He leased hangar space at an airstrip outside Portland, Oregon, mostly to corporations.
But travel was one of the first items to get cut once everyone's earnings got squeezed, he says.
Hoffman was hit head-on.
"I started seeing everything go to hell in a hand basket," he told Business Insider in an interview. "It turned out to be desperation. Seeing everything fold around you, companies that never go away start going away."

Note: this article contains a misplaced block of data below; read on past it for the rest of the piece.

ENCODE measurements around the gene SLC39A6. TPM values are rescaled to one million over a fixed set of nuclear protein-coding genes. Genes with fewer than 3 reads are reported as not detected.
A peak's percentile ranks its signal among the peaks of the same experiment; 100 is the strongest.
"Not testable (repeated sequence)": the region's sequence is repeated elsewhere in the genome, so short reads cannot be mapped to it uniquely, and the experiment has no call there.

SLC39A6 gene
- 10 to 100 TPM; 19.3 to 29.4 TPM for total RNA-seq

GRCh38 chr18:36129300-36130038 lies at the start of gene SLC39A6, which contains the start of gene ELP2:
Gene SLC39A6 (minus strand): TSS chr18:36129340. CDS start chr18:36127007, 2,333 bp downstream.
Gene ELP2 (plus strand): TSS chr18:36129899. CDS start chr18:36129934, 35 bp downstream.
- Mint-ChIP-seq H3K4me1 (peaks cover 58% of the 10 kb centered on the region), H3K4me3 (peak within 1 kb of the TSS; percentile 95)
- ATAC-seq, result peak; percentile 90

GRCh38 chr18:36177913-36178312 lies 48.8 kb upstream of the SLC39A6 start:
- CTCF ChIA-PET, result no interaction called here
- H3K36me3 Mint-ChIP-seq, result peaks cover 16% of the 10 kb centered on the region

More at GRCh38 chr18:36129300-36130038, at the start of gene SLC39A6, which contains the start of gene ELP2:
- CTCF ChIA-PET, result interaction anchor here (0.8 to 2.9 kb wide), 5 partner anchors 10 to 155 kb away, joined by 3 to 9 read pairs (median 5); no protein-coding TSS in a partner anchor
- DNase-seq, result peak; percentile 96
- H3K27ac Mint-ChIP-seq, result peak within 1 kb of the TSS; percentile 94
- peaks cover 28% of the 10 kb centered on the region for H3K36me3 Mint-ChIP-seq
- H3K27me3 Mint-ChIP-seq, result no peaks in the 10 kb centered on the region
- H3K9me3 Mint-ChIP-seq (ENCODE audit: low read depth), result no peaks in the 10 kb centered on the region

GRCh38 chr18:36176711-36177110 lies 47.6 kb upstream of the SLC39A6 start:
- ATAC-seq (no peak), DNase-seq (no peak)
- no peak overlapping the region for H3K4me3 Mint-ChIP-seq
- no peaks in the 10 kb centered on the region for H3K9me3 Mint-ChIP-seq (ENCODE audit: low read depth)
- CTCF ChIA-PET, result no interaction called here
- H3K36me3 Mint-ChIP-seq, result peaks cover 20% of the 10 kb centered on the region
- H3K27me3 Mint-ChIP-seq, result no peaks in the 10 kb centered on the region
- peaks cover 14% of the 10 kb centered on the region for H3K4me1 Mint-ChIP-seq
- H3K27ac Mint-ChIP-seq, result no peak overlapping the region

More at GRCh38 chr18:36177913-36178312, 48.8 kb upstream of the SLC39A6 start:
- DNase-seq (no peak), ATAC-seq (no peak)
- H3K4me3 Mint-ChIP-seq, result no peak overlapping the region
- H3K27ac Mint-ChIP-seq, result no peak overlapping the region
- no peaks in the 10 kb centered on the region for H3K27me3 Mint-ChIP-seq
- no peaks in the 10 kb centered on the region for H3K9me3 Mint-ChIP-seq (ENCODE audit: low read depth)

But while his personal finances were swamped, he saw opportunity based on what he was happening in Washington: As the government agreed to flood markets with cash, the price of gold would go up.